A long-lasting love affair with big cats

By Yang Yao | China Daily | Updated: 2013-07-27 09:39

Beijing native gave up corporate life to protect nature's beautiful creatures

Quan Li, a Beijing native, was once the head of Gucci's worldwide licensing business. Thirteen years ago she gave up her career in the fashion industry to live in the bushes of South Africa with the tigers.

A long-lasting love affair with big cats 

She said that instead of creating man-made beauty, she wants to preserve natural beauty.

She has a long-lasting love affair with cats that stretches back to her childhood.

After graduating from Peking University in the 1980s, Quan moved to Belgium with her first husband.

Later on, she divorced, moved to the United States and received her MBA at Wharton School of the University of Pennsylvania, remarried, and then moved again and again from one country to another.

Although many things have changed, her passion for cats, which she regards as "the most beautiful creatures in nature", remains.

A trip to Namibia in the summer of 1998 inspired Quan to protect threatened big cat species.

In 2000, she convinced her husband at that time to help fund the Save China's Tigers Foundation in London.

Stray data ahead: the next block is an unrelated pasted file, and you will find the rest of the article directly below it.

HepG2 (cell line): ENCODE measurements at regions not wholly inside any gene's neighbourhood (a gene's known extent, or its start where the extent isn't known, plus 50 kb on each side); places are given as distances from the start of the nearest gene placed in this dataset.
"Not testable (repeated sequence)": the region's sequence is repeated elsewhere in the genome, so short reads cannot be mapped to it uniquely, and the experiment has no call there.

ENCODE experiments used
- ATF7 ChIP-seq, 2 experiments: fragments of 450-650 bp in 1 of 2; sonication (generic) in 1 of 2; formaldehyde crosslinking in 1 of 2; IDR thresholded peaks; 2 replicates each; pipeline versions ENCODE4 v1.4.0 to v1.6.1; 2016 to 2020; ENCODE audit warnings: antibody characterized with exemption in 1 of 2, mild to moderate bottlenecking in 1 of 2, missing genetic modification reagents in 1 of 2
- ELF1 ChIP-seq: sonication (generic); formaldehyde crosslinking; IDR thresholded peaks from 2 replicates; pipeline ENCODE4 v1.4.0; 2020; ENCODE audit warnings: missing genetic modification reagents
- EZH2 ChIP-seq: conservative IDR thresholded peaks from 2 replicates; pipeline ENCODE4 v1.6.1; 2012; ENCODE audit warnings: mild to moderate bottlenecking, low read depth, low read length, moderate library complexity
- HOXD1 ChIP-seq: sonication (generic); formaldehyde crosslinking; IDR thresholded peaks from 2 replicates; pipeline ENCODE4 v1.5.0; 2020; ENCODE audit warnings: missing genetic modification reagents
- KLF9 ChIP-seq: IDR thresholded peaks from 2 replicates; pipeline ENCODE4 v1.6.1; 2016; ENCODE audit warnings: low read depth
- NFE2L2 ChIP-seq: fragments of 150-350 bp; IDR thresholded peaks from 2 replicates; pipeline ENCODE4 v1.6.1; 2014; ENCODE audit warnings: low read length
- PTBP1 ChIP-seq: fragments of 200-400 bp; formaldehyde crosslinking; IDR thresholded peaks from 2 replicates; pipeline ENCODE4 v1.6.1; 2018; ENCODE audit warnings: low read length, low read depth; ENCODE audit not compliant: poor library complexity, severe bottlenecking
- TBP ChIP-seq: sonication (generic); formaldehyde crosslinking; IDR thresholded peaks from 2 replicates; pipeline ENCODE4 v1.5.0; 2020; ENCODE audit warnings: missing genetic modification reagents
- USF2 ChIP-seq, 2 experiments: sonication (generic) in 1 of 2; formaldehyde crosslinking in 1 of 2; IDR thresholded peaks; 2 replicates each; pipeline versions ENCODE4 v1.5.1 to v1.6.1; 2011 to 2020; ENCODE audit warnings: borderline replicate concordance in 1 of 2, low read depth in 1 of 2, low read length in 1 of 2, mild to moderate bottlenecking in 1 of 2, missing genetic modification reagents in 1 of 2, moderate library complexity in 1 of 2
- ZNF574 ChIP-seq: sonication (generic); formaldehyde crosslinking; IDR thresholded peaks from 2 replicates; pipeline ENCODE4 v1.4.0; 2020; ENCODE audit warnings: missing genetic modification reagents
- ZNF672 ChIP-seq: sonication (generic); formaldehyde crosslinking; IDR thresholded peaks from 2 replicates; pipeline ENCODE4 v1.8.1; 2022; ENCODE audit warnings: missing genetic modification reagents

"South China Tigers are on the verge of extinction," she said. "Vast land, a rich prey base and excellent wildlife expertise could save them."

In cooperation with the State Forestry Administration, five tigers from zoos in China were sent to Africa.

The second generation of these tigers has given birth to cubs, bringing the number of Chinese tigers at her South African reserve to 14. The tigers have acquired the skills to live and hunt in the wild.

A long-lasting love affair with big cats 

However, as she is filing for a divorce from her current husband, she is starting a new foundation called China Tiger Revival. "South China tigers are still our current focus, as they are the most endangered subspecies of tiger and the most ignored by the conservation world," she said.

"The tiger is at the top of the food chain. Saving the tiger would also save other animals in the chain by protecting the tigers' habitat. Setting up a pilot reserve in areas where wild tigers might still exist will also help protect bears, leopards, wild boars, antelopes and wild goats."

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